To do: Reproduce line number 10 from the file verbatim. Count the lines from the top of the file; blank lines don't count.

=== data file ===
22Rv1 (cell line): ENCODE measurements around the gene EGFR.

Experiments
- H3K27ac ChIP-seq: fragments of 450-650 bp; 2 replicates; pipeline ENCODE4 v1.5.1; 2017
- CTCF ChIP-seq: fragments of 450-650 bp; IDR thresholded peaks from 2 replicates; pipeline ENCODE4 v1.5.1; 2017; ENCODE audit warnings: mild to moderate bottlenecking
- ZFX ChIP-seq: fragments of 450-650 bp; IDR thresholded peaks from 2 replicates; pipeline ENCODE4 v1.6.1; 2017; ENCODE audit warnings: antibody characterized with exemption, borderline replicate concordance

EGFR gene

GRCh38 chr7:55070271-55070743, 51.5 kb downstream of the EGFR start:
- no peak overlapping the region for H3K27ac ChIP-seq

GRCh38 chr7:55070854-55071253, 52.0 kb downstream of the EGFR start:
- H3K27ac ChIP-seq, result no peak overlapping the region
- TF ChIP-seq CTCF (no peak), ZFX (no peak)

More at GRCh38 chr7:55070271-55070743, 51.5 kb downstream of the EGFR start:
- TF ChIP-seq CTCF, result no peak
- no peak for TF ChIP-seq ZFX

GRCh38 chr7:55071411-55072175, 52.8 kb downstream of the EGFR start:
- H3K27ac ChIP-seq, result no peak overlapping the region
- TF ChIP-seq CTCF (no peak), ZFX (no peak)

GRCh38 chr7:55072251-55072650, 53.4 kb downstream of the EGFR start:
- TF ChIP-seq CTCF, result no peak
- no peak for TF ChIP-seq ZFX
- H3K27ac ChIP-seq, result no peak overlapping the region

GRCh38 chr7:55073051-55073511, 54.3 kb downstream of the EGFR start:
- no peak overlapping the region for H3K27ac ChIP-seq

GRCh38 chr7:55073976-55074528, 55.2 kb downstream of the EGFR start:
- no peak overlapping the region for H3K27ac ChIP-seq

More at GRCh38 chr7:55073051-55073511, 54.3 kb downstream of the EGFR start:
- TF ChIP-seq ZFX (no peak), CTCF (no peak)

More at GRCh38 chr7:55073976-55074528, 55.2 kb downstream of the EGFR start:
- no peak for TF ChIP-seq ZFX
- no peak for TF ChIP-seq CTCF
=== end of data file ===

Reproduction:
- H3K27ac ChIP-seq, result no peak overlapping the region